For the Psych-Rock Musicians in Silver Face, All Roads Led to Denver

Silver Face
Silver Face
Tom Murphy
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Guitarist and singer Gabriel Albelo came up with the band name Silver Face and its first batch of songs while he was living in Caguas, Puerto Rico.

“I was working in a gift shop in Old San Juan, and I wanted to get out of there and do something with my life,” says Albelo. The music wasn't coming together like he wanted it to, so he and his girlfriend decided to move to a big city — but not one oversaturated with music. The choice was between Denver and Austin, and in October 2014, they found themselves in Colorado.

Silver Face's other guitarist and singer, Michael Thompson, grew up on Denver's east side and attended the Denver School of the Arts before going off to college in Vermont, where he formed the psychedelic-rock band Hypnopomp with a friend. That friend moved to Portland and Thompson moved back to Denver in late spring 2014.

While going to shows here, Thompson befriended Reed Fuchs, Anna Smith, Cody Coffey and Megan Crooks of the grassroots music studio and venue Moon Magnet. That December, he met Albelo at the DIY space. The two talked about each other's musical vision and their shared interest in psychedelic rock. Albelo left the space, and Thompson chased him down on his skateboard and invited him to play music. For months they played as a duo, then eventually brought on a drummer and a bass player.

Random Temple, the drummer in Silver Face, grew up in the yuppie college town of Prescott, Arizona. His parents were Deadheads who took him on the road to follow the band around.

“My parents brought me to see the Dead like thirty times between 1990 and 1994,” says Temple.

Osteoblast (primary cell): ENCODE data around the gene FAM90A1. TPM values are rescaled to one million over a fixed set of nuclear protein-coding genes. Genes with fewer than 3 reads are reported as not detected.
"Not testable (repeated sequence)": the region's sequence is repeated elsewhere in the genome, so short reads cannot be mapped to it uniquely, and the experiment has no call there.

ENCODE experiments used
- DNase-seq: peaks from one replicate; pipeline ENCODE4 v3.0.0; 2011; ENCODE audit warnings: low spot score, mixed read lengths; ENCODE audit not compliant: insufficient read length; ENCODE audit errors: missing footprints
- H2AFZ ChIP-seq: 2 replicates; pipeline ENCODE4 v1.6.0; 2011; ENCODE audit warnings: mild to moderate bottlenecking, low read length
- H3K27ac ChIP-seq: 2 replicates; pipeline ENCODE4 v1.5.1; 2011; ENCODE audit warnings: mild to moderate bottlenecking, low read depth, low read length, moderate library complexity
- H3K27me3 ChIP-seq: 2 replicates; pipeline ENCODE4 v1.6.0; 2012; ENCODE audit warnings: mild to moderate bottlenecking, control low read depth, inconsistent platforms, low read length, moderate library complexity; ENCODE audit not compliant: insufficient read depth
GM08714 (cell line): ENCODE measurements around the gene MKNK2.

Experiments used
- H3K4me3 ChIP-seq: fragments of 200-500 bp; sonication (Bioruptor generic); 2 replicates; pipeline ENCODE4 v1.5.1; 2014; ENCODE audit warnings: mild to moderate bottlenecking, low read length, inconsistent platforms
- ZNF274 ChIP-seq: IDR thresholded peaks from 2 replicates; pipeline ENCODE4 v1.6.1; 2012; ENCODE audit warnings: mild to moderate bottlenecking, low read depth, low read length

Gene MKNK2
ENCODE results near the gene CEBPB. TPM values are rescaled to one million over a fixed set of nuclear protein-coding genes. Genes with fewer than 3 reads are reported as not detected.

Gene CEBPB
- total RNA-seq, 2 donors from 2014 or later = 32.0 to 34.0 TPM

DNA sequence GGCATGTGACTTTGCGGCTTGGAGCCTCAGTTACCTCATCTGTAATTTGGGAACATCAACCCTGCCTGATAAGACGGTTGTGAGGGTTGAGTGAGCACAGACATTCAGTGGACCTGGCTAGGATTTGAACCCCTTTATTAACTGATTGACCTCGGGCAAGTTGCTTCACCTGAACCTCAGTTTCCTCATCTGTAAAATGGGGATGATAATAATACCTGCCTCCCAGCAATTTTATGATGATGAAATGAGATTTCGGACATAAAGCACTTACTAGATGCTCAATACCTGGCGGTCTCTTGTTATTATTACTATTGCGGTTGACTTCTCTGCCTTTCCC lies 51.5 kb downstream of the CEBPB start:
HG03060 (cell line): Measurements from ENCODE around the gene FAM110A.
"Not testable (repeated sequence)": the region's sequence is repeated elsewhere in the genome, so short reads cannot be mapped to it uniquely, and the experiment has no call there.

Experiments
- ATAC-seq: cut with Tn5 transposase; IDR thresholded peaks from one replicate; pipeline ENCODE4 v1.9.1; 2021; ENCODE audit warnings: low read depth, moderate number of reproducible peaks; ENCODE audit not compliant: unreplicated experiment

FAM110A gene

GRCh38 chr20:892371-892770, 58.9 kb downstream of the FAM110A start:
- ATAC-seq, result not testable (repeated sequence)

The Dead's inventive polyrhythms made an impression on him that inspired his later love of artists like J. Dilla and Aphex Twin, whose unorthodox use of rhythm influences Temple's own beatmaking.

In 2008, Temple went to an anarchist bookstore in Prescott, the Catalyst, to see a show. It was Denver Americana act Paper Bird. Temple arrived in the afternoon and caught Genevieve, Sarah and Esmé Patterson practicing their vocals.

"I was sixteen and blown away," he says.

Macon Terry, a former member of Paper Bird, stayed in touch with Temple, sending him postcards from the road. Three years later, when Temple was nineteen, he contacted Terry about moving to Denver and connecting with the music scene. Once here, Temple became fast friends with Coffey, and the Moon Magnet scene.

Silver Face
Silver Face
Tom Murphy

Silver Face bass player Camron Eidsness came from Grand Junction. Eidsness played in garage-rock bands with some success, moved to Denver to finish school and started playing with the group Sex Slave.

“It had an old-school Kills kind of feel,” says Eidsness. One night, Sex Slave played at the Lion's Lair, where he met Temple and struck up an immediate friendship. These days, both produce electronic music, which has influenced Silver Face's music.

In 2015, Temple and Terry met Albelo and Thompson through mutual friends and started playing together. The diversity of influences and backgrounds gives Silver Face a unique sound that, while very much in the psychedelic-rock vein, has a unique complexity to it. Thompson and Albelo, who both work at Wax Trax record store, incorporate electronic-music concepts along with an interest in esoteric knowledge into their songwriting.

“Rock and roll comes from African music, which is related to ritual and thus magic,” says Albelo. “So when it got transferred into blues and soul and, obviously, rock and roll, it contained the looseness and the magic, the passionate, raw, honest thing that blues and gospel and African music have. The point of rock and roll, for me, has always been a sort of exorcism of energy. I think the best art probably has that.”

Silver Face will be releasing its new EP, with Blanket Empire and Palo Santo, on Thursday, January 19, at  9 p.m. at the hi-dive, 303-733-0230, $10.

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Join the Westword community and help support independent local journalism in Denver.


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